Struck in 2016 by UAB Lietuvos monetu kalykla (Lithuania)
Gundega Muzikante — Graphic design
Ligita Franckeviča — Plaster model
The obverse features a princess carrying a hedgehog in her apron, a semi-circled inscription LATVIJA at the top left and the year 2016 at the bottom left.
The reverse shows a herd of pigs led by a hedgehog and a fragment of an ethnographic building on the right. The design is topped with the inscription 5 EURO, and the words in Latvian EŽA KAŽOCIŅŠ (HEDGEHOG'S COAT) are semi-circled along the bottom edge.
For subtitles click on the first icon in the lower right corner!
Hedgehog had a needle coat;
I had yet to point my finger –
It was rolling in a ball.
That's what we learn about the hedgehog from a folksong. This needle-coated animal has always been much loved. Urbanisation notwithstanding, many people have had their own personal encounters with this strange creature. Almost anyone who has met a hedgehog in a Latvian landscape or near a country house or a kitchen garden, has developed fond feelings for it and has wanted to take care of it, feed and domesticate it. A cautious animal, the hedgehog often gets used to the role of a family friend.
The hedgehog is often ascribed positive characteristics of humans: wisdom, diligence, kind-heartedness. It has become the symbol and role-model for these virtues. In Latvian fairy tales, the hedgehog is also depicted as a clever and sly character: quick thinking, imagination and the help from a friend allow him to win a race with the fast moving hare. In another fairy tale, resourcefulness, courage and patience let the puny hedgehog marry a princess and himself turn into a stately prince.
The plot involves a childless couple who finally get a son – in the form of a hedgehog. Even though small of stature, the hedgehog is so agile that, as he grows, up he manages to herd pigs in the big forest. Once upon a time, the king of the land somehow has got lost while hunting and asks the little swineherd to show him the way to the castle. The hedgehog is happy to oblige, but asks the king's daughter's hand in marriage for a reward. The king finally relents and accepts that condition for getting back home. The day comes when, wearing his Sunday's best, the hedgehog drives to the castle in a birch-bark cart pulled by two black roosters. He marries the princess, but at night, while the hedgehog is sleeping, the bride throws his prickly coat into the fire. The coat burns, and the hedgehog also suffers great torment. Yet after the sun has set, he is miraculously cured and becomes a handsome prince. The prince invites his own parents to the castle and everyone lives happily ever after.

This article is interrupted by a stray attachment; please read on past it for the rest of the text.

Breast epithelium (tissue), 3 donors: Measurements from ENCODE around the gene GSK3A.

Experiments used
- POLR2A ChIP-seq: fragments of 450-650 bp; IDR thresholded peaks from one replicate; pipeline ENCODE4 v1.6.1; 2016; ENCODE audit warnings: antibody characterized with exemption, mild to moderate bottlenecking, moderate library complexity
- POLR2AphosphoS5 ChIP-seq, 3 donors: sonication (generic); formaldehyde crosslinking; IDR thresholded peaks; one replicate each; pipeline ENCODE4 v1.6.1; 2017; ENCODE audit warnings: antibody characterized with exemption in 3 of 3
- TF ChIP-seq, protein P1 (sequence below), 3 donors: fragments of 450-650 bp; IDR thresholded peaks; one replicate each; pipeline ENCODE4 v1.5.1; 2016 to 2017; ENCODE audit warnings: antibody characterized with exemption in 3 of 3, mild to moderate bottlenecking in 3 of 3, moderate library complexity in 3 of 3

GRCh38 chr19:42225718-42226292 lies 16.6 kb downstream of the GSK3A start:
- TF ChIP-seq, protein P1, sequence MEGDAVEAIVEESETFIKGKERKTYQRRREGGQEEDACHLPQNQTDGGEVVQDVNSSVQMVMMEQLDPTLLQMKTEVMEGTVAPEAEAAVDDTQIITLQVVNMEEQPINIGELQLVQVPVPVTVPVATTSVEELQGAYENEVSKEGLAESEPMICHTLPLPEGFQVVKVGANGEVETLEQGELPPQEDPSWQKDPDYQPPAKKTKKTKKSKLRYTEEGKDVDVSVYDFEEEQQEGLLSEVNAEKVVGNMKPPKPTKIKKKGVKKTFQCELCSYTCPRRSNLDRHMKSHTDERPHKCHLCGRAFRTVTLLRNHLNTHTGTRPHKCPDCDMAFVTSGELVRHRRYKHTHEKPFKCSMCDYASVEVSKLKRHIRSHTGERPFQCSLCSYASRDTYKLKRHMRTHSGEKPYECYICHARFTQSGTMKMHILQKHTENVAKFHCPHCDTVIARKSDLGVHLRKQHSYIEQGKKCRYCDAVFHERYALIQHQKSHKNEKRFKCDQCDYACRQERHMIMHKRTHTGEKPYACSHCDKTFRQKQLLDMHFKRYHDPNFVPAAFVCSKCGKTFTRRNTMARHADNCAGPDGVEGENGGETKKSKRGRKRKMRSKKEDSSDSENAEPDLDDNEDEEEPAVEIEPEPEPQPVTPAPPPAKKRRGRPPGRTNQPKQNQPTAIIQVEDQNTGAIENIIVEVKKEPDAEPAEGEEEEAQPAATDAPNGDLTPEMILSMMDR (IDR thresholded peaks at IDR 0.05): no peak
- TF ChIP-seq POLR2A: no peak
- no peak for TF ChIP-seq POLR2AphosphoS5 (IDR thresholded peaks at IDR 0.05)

This Latvian fairy tale has been included in the UN anthology of fairy tales and legends "Ride with the Sun II". Its literary, authored versions have also gained popularity, with Vilis Plūdons's long poem (1921) being the best well known. Its emotional message is undoubtedly directed at a children's audience. A puppet animation was made after it in 1972 and a three-dimensional computer animation in 2005. The musical by poet Māra Zālīte written in 1991 already carries the idea of Latvia's renewal, with the fairy tale plot expressing socially topical themes and ideals of freedom.
In 2012, Latvijas Banka put into circulation a 1 lats coin with the image of a hedgehog on the reverse. Now its euro fairy tale series is supplemented by an oval 5 euro silver collector coin with the protagonist of the fairy tale "Hedgehog's Coat" on it. It is an old folk tradition that one should also have a hedgehog's needle in one's hem or mitten – then the wearer will have good luck. In order to protect the prickly coats and for Latvian hedgehogs to do well, now it's possible to use the coin for good luck.